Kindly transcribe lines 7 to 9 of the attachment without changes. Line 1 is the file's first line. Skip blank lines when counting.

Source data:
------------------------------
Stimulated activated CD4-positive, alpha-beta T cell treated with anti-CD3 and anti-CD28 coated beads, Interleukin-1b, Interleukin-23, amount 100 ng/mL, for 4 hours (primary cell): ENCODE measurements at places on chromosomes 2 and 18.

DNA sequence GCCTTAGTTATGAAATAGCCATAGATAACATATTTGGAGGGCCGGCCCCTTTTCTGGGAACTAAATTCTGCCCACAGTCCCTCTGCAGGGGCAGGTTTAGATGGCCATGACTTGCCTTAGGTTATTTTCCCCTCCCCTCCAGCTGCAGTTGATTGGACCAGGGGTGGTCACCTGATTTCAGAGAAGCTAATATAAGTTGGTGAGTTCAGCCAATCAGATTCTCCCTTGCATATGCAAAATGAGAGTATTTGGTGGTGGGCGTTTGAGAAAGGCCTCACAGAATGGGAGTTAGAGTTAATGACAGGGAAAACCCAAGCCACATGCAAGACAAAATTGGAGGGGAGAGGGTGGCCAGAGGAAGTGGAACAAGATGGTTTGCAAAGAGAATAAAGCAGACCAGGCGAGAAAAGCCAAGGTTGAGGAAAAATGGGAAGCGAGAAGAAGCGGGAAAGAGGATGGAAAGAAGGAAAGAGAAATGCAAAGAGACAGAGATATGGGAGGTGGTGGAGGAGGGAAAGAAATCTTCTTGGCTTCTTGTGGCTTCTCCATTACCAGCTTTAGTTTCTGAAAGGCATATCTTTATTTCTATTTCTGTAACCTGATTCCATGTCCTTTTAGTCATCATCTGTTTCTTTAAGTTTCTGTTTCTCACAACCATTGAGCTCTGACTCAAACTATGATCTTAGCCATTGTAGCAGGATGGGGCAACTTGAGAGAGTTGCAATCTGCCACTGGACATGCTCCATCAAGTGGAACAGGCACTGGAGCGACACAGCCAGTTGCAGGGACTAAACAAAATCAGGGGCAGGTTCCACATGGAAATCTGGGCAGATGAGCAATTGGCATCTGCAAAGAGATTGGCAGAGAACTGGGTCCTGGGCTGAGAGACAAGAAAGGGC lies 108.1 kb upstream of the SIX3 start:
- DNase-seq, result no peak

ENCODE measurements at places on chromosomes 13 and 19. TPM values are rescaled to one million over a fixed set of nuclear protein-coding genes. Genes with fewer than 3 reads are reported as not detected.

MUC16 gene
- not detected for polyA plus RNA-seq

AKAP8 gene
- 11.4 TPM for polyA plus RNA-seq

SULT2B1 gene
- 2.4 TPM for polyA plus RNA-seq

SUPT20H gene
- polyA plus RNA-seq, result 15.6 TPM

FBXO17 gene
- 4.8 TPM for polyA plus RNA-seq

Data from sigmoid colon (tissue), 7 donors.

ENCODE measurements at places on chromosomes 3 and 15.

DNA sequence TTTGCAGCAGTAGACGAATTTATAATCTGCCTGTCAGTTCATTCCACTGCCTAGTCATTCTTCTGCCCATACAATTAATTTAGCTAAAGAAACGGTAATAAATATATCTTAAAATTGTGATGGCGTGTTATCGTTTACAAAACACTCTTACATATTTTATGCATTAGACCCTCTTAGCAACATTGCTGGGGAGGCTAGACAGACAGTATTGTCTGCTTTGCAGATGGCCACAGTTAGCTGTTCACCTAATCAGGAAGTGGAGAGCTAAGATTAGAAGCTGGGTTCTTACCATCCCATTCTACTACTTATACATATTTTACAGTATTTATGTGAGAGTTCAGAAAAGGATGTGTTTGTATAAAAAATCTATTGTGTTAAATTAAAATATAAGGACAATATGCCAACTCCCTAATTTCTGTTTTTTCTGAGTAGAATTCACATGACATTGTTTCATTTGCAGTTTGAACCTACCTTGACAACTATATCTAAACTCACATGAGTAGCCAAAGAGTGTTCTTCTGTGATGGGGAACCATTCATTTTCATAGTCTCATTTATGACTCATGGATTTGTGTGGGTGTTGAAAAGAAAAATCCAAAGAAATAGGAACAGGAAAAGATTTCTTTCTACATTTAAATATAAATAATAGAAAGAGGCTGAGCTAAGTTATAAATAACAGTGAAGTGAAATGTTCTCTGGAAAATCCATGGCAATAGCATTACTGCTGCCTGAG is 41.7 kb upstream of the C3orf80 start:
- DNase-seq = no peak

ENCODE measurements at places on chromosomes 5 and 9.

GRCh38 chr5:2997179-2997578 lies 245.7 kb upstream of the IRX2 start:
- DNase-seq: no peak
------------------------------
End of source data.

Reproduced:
AKAP8 gene
- 11.4 TPM for polyA plus RNA-seq

SULT2B1 gene